On the other hand, the lossy system allows the JPEG files to be compressed into much smaller items, allowing you to use a larger number of compressed images on your site than would be possible otherwise.

In essence, you’re trading quantity for quality, but we believe that the trade is worth it since site visitors aren’t likely going to even notice if the images are a slightly lower resolution, while they will notice the speed droops that come with having too many large files on the page at one time.

Lazy Loading

Speaking of having too many images displayed at once, the lazy loading function can help you reduce the amount of stress that your CPU comes under as a result of having to keep track and render a large number of images.

The function of lazy loading is to only load the images after the site visitors have scrolled far enough down the page to actually be able to trigger the display rule, as well as to de-load the images that the visitors have scrolled past.

In order to accomplish this, helpful tools like the Lazy Load plugin set a certain border over the edges of the image. As soon as a certain predetermined part near the top of the point is visible on the screen, the image will load, and the reverse will happen as soon as the image is too far up on the screen.

Naturally, the way in which these plugins help your site is by giving it less work by reducing the number of items that need to be rendered at any one time, ensuring that the resources are better spent somewhere else.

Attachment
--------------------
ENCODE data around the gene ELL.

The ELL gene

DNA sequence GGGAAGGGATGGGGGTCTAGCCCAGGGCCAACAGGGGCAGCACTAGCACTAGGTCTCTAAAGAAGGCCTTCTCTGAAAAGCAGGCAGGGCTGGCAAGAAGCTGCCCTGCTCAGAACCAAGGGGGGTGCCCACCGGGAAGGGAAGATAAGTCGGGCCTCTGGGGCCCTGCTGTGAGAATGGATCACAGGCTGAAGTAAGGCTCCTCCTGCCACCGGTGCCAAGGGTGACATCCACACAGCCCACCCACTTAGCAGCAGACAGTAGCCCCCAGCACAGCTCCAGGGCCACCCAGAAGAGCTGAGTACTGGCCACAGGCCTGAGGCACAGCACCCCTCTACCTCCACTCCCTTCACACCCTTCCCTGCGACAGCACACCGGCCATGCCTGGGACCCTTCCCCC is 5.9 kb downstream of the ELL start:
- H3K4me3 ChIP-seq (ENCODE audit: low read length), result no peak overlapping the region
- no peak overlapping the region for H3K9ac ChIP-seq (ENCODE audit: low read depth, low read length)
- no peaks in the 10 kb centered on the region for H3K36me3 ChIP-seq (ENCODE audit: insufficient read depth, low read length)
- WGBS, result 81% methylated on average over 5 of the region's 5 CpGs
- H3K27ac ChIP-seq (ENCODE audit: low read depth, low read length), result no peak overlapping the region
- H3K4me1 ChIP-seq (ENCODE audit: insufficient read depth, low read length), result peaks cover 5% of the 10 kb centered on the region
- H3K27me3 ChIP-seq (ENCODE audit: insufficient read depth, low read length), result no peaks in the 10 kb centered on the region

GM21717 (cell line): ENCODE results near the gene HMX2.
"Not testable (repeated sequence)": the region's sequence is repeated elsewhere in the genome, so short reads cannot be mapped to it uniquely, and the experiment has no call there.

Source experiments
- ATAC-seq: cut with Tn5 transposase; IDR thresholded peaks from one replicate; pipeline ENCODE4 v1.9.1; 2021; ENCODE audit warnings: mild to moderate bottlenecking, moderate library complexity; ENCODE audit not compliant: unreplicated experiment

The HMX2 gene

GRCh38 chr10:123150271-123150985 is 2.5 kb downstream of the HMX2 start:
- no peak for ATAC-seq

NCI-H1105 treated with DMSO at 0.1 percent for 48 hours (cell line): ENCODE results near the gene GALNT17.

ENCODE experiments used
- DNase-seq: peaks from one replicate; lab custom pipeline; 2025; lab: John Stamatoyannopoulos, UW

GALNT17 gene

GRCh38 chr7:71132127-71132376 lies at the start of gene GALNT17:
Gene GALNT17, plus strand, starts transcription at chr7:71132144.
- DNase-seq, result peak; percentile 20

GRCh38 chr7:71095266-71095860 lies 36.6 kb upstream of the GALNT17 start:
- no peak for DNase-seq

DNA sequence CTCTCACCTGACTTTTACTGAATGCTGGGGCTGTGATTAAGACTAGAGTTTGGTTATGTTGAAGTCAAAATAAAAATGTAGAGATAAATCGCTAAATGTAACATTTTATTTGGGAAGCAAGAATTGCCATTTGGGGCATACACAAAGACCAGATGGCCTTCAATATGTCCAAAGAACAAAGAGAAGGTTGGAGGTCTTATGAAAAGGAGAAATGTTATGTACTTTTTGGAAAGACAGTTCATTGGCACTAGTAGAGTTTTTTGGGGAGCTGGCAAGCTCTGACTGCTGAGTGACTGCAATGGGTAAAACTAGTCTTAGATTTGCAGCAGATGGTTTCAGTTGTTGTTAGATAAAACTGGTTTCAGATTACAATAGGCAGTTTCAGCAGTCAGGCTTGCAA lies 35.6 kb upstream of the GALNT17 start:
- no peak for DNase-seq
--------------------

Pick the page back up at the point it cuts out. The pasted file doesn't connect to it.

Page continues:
Constant crashes, unreliable uploads, and difficulty in request processing are the surest signs of a bad web hosting server. Using a service that can’t provide you with the speeds, bandwidth, and CPU power that you need to run your site properly will result in a lot of frustration for both you and the site visitors that have stable internet connections but still have a hard time loading pages from your site.

Without question, the easiest way that you can increase your overall site reliability is to simply move to a different web hosting provider. Some of the most famous and trusted hosting services that are currently available come with a lot of useful perks for site management, while also lots of valuable features at some pretty reasonable prices.